Back at the inn, the maid fussed, cautioning of morning chills, as I marvelled at the room’s tiny and prehistoric CRT TV. There was a choice of TEPCO reading matter—a hardback propaganda manga from a decade ago, “Environment company TEPCO: Together with wisdom to a living future”, and the latest edition of Nikkei Business magazine, whose cover bore a picture of TEPCO president Masataka Shimizu bowing and the stern Dostoyevskian legend “TEPCO: Crime and punishment”—but I was too tired for either. Serenaded by a sublime chorus of frogs, pebbly then tremulous, I fell asleep 35km and, according to my roadmap, three traffic lights due west of Fukushima Daiichi to my first ever nuclear nightmare, in which a vitrified radioactive waterfall atop which I was standing was about to melt.

Before breakfast next morning, I took a stroll around Tokiwa, the dusty corner of Tamura where I had pitched up, enraptured by the consumer electronics shop,

the ironmongers,

and the vendor of salt and Subarus (said the sign),

before coming across a photographer’s studio with something I’ve been longing to unearth—a two-digit phone number.

Around the corner of the shop lay a feast for the amateur iconographer.

All new cars, exclaims the ad for a driving school at the top. New that is, if a 1962 Nissan Cedric qualifies as new. The deeply faded wooden plaque pronounces the store owner to be a member of the Japan Photo Culture Association, which still exists, while below that there’s evidence that the phone number on the front of the studio hadn’t seen time lop a digit off.

On and on through Tokiwa thundered the trucks of the military and the police, bearing tell-tale number plates from Yokohama, Gifu, Toyama, anywhere but here, on their terrifying way to Fukushima Daiichi.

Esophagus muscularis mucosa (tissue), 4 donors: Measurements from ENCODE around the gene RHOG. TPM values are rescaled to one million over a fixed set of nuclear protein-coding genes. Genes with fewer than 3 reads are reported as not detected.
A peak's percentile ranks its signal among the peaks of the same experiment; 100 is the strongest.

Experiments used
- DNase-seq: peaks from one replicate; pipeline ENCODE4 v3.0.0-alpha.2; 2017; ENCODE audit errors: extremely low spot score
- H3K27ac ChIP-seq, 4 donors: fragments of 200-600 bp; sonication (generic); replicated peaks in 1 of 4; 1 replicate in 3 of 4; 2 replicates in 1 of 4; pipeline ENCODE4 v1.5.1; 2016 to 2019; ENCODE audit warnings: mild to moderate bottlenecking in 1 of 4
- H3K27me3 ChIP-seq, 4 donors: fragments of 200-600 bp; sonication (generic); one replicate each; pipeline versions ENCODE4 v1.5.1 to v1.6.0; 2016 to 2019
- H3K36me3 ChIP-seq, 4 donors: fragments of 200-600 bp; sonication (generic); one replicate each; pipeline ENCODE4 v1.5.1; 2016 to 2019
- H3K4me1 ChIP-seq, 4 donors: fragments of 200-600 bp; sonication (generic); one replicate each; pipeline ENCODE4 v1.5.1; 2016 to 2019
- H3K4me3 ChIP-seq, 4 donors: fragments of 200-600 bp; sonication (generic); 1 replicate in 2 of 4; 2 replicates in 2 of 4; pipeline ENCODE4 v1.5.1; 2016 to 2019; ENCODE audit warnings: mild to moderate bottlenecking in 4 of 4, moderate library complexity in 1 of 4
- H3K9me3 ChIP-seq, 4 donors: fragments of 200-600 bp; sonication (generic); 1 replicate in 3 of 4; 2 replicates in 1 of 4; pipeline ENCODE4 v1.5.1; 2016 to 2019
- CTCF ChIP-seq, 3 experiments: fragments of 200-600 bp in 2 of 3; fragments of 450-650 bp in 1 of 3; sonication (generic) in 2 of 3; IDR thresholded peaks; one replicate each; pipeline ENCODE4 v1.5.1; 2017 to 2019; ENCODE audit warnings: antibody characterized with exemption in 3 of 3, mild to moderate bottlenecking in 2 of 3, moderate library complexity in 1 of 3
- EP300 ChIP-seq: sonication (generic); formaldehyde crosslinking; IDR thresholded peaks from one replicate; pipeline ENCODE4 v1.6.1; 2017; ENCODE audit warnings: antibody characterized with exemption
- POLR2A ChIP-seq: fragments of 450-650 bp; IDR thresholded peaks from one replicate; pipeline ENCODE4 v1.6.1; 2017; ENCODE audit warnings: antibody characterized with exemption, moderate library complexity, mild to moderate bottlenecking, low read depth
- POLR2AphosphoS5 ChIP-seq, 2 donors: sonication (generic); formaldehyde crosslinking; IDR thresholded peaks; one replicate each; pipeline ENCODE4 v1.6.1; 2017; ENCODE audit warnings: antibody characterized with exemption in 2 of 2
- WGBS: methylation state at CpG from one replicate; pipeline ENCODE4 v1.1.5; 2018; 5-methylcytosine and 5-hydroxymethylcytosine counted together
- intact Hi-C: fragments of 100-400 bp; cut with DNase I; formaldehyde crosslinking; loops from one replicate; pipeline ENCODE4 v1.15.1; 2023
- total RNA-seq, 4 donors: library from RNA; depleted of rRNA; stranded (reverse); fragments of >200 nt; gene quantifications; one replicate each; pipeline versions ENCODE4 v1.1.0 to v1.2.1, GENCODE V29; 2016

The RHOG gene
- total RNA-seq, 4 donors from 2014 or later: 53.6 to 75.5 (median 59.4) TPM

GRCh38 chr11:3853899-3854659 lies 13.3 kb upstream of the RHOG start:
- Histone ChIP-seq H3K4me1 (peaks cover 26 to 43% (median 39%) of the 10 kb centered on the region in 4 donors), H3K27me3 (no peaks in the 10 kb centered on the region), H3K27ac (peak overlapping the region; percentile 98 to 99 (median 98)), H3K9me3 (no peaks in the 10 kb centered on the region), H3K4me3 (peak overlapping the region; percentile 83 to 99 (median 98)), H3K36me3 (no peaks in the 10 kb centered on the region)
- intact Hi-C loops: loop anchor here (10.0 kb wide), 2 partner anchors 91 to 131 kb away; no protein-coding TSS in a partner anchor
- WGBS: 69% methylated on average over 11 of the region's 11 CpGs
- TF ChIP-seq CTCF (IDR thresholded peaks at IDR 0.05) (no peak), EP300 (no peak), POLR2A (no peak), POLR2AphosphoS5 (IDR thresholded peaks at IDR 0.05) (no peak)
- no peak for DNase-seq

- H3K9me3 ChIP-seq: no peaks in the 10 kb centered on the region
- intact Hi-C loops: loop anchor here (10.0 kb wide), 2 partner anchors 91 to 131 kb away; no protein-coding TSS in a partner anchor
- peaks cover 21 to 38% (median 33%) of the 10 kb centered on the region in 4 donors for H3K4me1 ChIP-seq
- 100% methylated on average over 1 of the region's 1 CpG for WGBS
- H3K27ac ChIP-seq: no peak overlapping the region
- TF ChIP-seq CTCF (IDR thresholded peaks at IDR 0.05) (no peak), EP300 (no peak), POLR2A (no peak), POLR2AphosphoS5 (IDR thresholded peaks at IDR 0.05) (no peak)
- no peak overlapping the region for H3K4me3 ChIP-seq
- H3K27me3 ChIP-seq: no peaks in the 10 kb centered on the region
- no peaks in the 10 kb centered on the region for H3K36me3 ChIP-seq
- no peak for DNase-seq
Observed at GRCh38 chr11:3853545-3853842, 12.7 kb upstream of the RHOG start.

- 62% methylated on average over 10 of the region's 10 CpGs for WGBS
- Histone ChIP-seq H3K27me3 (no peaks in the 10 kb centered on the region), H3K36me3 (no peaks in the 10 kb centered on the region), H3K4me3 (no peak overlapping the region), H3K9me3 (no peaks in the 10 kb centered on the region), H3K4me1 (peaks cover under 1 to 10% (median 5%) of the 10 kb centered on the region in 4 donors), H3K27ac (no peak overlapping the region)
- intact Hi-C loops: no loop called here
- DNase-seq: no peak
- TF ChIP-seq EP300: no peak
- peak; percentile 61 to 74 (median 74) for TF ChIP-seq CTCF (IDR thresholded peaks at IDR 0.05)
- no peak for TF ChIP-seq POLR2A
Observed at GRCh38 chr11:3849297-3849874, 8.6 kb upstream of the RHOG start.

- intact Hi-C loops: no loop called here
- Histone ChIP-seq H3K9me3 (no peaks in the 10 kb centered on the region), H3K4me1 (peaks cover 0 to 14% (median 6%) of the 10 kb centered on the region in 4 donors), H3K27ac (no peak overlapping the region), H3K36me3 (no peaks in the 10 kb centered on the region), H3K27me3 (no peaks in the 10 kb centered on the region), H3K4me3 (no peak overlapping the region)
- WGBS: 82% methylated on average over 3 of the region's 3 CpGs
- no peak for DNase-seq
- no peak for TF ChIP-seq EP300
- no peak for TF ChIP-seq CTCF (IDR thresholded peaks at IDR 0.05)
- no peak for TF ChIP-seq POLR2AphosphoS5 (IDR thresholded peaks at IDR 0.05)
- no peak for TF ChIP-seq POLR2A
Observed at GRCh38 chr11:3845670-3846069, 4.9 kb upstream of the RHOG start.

As I prepared to leave after a hearty country breakfast, mother pressed a couple of onigiri rice balls into my hands.

“For lunch. Made with mushrooms freshly picked from the hills.”

I accepted, embarrassed. Later I wondered whether this was some obscure trial of courage—or foolhardiness. Still, what’s the odd kilobecquerel between friends? I had one—just the one—for lunch. A little salty, perhaps, but delicious.

After the earthquake: So farewell then, Plutonium kun

It’s not widely known, but the feckless, reckless, and soon to be penniless operator of the Fukushima Daiichi nuclear power plant, Tokyo Electric Power (TEPCO), built an eight-storey tribute to itself, Denryokukan—The Hall of Electric Power—deep in the heart of the Tokyo youth fashion mecca of Shibuya back in the Orwellian year of 1984, when the picking of the fruits of its tree of monopoly profits was good.